Customer Relationship Management System Success Factors
CRM programs are intended to extend sustainable, competitive advantage and operational efficiency. It can be achieved when we concentrate on a few Customer Relationship Management system success factors.
To increase the performance and success rate of your CRM initiative, your focus must be on the Long-term profit goals v/s Short-term improvements. Long-term benefits are derived from business strategies that are driven by improving the effectiveness of overall customer experience and outcomes. Your long term results include better ROI for customer acquisition, customer retention, win-back, up-sell, and cross-sell of products, services, and solutions.
There are three major Customer Relationship Management system success factors:
- Process and
CRM initiatives attract a different approach and not just focus on centralizing customer data. While CRM is supported by technology, it must not be driven by software. One must realize CRM’s real game lies in is improving employee skills and commitment, unifying intelligence from many internal and external data sources, and implementation of processes to apply the data across multiple touch-points to enable relevant customer interactions.
The People Factor
CRM is a concept designed for the people, delivered by the people. Hence, people form the most important factor in the success of CRM initiatives. We must also realize, no other business strategy cuts across so many organizational lines or requires so much interdepartmental co-operation.
Every member of the organization needs to have clarity of where they are going and why. This also comprises of realigning organizational structures, compensation, and training to help team members learn how to integrate and use new processes and applications into their daily work flow.
Data captured by sales, marketing, and customer service must be integrated and for this to happen, all people from sales, marketing, and customer service have to cooperate. This requires a new level of participation from all employees, a new level of cooperation among departments, and a new way of implementing dialogue with customers.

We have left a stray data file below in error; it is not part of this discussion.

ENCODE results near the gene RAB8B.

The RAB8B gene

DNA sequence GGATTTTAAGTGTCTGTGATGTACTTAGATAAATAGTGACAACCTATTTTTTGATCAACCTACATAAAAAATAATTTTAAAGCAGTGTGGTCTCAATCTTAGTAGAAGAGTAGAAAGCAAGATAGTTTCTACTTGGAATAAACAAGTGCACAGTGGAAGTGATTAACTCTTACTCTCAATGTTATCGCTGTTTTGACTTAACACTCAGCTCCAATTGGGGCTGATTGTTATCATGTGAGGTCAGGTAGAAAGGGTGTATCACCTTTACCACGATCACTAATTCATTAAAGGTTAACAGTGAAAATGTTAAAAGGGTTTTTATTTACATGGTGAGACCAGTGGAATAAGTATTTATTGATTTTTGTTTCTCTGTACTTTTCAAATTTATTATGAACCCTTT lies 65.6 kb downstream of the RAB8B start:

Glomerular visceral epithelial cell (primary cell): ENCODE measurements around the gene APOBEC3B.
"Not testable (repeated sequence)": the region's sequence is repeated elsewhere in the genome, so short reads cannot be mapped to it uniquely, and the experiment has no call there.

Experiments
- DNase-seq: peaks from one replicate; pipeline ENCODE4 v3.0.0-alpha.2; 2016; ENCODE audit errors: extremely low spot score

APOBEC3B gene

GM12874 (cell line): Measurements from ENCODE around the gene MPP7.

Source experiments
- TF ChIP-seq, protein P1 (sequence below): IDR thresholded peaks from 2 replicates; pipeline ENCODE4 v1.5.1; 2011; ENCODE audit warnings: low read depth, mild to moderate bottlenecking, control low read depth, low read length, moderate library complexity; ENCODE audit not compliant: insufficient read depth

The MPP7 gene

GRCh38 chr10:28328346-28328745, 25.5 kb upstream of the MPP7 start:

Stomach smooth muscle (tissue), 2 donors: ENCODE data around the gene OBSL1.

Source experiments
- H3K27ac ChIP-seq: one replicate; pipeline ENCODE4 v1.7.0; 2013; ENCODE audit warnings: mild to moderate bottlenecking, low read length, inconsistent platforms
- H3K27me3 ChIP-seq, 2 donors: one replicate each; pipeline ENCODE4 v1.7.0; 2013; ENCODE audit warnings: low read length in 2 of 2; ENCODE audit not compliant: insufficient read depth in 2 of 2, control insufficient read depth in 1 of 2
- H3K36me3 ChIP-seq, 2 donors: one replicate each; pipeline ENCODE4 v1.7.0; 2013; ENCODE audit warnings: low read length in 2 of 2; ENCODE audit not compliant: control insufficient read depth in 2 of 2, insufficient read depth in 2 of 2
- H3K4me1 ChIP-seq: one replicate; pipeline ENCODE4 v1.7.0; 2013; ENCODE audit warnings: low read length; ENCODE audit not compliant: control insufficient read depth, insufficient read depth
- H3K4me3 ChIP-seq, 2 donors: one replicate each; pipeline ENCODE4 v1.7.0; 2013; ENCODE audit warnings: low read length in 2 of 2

The Process Factor
The main outcome of CRM is that many business processes will be automated. After a Business Process Review and assessing the as-is and to-be processes, finalize which can be implemented, which needs to be updated, and which needs to be replaced.
Internal and external customer-facing business processes will make the greatest use of technology and hence have to be analysed and designed. Every process must have a defined objective, details of how its effectiveness and success will be measured and who owns and maintains these business processes.
Every single process be it simple or complex have to be arrived at with a significant thought.
Ex: Will there be web forms in the websites, portals and blogs the organization maintains and can customers raise and submit issues? If yes how will it be assigned and monitored, will there be escalations and SLA’s? Will there be a 24/7 customer support? If not, how quickly will issues be responded to? Will there be a confirmation e-mail that is sent immediately when an information request is received?
Will the organization have a knowledge base, FAQ’s (Frequently Asked Questions) on its Web site? If yes, who will keep it updated? If a prospect or customer wants additional information, can they get it via phone or e-mail or chat services? Will inquiries be viewed as prospects and qualified for follow-up? How will inquiry e-mail addresses be added to the contact database? Will other contact information (name, company, address, phone number, etc.) be asked for at the time of inquiry or in a later communication?
So, hundreds or thousands of such daily business processes will be going through the same analysis! All these business processes must have documented procedures and the capability to be implemented, no matter what department or channel is responsible. Organizations can’t make the mistake of expecting bad processes to work better once they are automated.
The Technology Factor
Technology is the major factor that drives all the above discussed processes and strategies. Organizations will also need to select and track technologies that are likely to impact their efforts. This includes a variety of future capabilities related to permissions, e-mail lists, telephony integrations, interactive voice response, Web-support, workforce optimization, ERP capabilities etc.